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Environmentalists Oppose New Stormwater Permit Rules


Clean water advocates want to roll back a new requirement the prevents citizen groups from suing cities that are developing stormwater pollution control plans.

San Diego clean water advocates hope state officials will help them regain the right to take polluting cities to court.

The Regional Water Quality Control Board angered environmentalists when the panel adopted changes to a sweeping stormwater pollution permit.

Photo credit: City of San Diego Storm Drain Insert Pilot Study report

This curb inlet basket is one of the types of inlets used to filter stormwater directly at the drain.

That amendment keeps cities from being sued while they develop their stormwater pollution control plan. Matt O'Malley, a lawyer for San Diego Coastkeeper, explained that the change basically says that trying is good enough.

O'Malley said that's not what federal clean water rules say.

"We're all, right now, in noncompliance with the permits. Because they essentially require you to meet water quality standards. So they're saying you are not meeting those standards but you need a plan moving forward," O'Malley said.

San Diego County officials disagree. They said, in a statement, that progress is being made.

"The permit provision in question holds cities and counties, and therefore taxpayers, liable for pollution that is conveyed by stormwater systems into local water bodies such as rivers, lakes, or the ocean. What the Regional Water Board has offered in its recent permit amendment is not elimination of enforcement, but an alternative path to compliance for one specific permit provision."

The statement continued.

"The County and other municipalities have been making great strides over the last two decades to improve water quality through practical and innovative approaches to managing stormwater. We have recently collaborated with multiple agencies, the Regional Board, and the public to develop plans that are ready for implementation and will continue to improve water quality over time.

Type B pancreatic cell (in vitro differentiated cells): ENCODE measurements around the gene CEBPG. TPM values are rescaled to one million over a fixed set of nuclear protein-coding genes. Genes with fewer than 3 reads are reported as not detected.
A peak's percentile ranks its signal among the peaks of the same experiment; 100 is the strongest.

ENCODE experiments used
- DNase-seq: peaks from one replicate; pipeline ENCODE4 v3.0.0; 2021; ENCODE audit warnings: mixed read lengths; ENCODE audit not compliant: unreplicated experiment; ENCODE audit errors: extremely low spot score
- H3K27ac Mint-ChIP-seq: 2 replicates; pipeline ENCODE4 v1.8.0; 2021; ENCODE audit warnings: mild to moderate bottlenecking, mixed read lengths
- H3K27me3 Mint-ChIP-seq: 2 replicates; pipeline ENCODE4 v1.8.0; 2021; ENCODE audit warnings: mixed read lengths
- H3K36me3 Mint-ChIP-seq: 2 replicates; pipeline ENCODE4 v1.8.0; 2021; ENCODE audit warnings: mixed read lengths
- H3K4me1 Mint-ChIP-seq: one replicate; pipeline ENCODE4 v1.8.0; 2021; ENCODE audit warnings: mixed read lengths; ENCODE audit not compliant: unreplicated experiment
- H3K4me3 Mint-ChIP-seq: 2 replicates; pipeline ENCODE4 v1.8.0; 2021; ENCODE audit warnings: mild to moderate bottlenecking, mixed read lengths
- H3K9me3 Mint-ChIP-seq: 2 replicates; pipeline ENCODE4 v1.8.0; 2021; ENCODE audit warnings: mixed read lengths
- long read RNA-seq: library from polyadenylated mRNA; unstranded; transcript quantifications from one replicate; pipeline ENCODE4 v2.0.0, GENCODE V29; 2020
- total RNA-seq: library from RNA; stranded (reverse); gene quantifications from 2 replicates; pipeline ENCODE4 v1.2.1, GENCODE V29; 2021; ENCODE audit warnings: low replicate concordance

County officials said the prospect of facing lawsuits as cities work to develop systems that control stormwater pollution would only get in the way of their clean water goals.

That's not what O'Malley sees.

"As far as we're concerned, we're not meeting our water quality standards," O'Malley said. "And we don't think that cities and counties and jurisdictions are doing enough to meet their obligations under the permit. And this essentially gives them a pass if they come up with some sort of long term plan."

O'Malley said citizens groups need the right to sue so they can make sure enforcement goals are met.

The water board will likely consider the request to overturn the amendment early next year.


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Photo of Erik Anderson

Erik Anderson
Environment Reporter

opening quote marksclosing quote marksI focus on the environment and all the implications that a changing or challenging environment has for life in Southern California. That includes climate change, endangered species, habitat, urbanization, pollution and many other topics.

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